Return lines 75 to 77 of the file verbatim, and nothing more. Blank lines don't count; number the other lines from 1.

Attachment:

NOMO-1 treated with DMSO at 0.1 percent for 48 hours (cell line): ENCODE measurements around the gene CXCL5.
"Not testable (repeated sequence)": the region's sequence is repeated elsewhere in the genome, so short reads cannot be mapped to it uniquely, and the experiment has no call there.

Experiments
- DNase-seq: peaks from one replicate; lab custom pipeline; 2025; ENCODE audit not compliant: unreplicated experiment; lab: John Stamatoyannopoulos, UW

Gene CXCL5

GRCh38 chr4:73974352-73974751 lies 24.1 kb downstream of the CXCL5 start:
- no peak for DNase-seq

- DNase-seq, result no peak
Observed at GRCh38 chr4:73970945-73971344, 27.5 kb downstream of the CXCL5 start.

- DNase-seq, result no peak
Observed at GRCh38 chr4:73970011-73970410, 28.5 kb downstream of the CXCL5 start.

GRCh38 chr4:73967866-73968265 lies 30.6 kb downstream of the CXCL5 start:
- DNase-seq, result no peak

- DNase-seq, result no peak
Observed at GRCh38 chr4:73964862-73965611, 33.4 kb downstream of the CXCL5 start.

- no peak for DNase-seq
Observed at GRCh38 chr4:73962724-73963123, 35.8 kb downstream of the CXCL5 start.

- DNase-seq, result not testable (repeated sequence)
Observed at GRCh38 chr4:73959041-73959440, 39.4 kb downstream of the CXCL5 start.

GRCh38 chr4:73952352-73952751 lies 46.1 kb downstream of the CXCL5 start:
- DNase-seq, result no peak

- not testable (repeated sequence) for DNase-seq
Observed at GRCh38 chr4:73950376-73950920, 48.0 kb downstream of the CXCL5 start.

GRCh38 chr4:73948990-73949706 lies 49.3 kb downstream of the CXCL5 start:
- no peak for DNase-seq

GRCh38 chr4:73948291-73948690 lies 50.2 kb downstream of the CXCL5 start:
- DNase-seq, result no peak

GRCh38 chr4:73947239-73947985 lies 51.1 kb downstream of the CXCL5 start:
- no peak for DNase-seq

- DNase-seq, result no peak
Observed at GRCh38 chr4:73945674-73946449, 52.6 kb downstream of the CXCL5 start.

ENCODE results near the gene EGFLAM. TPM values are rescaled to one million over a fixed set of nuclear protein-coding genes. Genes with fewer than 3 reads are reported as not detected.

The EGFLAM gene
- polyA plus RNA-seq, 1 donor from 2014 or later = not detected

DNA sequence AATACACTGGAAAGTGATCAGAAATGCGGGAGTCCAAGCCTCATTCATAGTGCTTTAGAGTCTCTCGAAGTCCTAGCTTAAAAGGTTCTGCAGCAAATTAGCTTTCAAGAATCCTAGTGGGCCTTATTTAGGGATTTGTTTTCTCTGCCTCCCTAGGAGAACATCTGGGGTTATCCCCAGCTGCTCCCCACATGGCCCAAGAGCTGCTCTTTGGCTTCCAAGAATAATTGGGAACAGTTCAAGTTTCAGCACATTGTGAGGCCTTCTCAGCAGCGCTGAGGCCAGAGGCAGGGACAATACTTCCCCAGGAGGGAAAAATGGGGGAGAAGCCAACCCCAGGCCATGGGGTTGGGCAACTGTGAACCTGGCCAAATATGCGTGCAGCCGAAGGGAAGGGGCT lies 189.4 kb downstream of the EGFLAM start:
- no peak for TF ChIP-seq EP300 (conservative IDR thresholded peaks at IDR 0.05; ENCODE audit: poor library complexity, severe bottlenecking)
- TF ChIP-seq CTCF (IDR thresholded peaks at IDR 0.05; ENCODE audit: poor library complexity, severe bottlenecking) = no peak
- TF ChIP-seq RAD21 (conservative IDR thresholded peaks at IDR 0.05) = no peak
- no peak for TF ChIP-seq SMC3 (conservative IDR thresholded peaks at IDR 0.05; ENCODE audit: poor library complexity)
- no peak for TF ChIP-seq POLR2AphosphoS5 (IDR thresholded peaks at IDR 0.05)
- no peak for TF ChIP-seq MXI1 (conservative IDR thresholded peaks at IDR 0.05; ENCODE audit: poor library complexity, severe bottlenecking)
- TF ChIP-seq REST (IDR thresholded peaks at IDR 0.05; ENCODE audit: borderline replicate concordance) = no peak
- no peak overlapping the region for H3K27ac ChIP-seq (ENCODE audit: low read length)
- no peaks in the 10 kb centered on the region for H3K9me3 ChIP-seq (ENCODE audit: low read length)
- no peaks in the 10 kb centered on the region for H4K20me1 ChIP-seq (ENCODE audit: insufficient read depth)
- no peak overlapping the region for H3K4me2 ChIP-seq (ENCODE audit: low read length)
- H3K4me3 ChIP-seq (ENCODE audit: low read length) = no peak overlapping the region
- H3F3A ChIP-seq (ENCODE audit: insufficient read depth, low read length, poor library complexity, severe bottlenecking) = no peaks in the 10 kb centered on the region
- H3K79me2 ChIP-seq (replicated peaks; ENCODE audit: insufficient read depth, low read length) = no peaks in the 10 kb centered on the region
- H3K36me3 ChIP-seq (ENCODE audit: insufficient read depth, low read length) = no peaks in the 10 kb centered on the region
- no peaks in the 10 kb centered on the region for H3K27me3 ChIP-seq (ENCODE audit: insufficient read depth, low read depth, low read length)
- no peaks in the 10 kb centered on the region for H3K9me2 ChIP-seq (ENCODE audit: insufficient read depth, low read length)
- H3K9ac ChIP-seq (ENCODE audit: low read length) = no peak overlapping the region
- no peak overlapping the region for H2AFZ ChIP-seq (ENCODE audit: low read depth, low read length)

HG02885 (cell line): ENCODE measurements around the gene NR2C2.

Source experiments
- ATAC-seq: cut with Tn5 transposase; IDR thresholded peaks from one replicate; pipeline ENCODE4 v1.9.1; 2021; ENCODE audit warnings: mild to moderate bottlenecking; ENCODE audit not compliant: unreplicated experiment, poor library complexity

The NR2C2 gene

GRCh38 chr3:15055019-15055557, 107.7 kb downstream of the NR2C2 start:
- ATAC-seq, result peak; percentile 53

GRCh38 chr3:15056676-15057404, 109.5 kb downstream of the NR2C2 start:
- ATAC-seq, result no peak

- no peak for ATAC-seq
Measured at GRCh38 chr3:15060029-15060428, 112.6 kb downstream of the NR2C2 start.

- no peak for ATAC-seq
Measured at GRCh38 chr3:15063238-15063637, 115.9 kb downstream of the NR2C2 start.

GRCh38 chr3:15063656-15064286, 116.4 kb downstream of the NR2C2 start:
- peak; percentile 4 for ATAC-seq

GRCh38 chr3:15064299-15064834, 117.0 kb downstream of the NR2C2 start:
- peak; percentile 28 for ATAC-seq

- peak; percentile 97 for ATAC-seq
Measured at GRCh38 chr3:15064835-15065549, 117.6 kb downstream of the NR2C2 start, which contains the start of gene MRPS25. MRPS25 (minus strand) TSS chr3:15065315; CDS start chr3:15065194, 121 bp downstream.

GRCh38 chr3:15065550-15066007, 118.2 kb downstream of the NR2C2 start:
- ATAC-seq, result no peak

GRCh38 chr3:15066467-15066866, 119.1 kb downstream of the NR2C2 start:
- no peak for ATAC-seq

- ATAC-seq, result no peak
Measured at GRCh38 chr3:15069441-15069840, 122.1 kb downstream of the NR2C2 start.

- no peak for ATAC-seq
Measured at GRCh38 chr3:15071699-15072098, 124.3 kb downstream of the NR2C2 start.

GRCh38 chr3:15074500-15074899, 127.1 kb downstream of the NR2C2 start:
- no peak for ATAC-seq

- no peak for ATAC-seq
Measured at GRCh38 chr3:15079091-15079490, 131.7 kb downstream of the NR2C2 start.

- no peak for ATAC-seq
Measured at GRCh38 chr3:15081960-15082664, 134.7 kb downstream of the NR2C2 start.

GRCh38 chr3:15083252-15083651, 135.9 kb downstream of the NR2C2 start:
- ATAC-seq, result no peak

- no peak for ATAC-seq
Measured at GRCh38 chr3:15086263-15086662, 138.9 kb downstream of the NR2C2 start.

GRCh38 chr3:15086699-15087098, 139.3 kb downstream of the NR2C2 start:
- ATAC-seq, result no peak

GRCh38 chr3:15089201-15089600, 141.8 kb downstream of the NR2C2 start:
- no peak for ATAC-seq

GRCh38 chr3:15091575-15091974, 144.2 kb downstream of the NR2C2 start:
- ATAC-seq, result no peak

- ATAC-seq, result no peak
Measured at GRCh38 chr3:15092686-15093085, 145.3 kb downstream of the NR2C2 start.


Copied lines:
GRCh38 chr3:15066467-15066866, 119.1 kb downstream of the NR2C2 start:
- no peak for ATAC-seq

- ATAC-seq, result no peak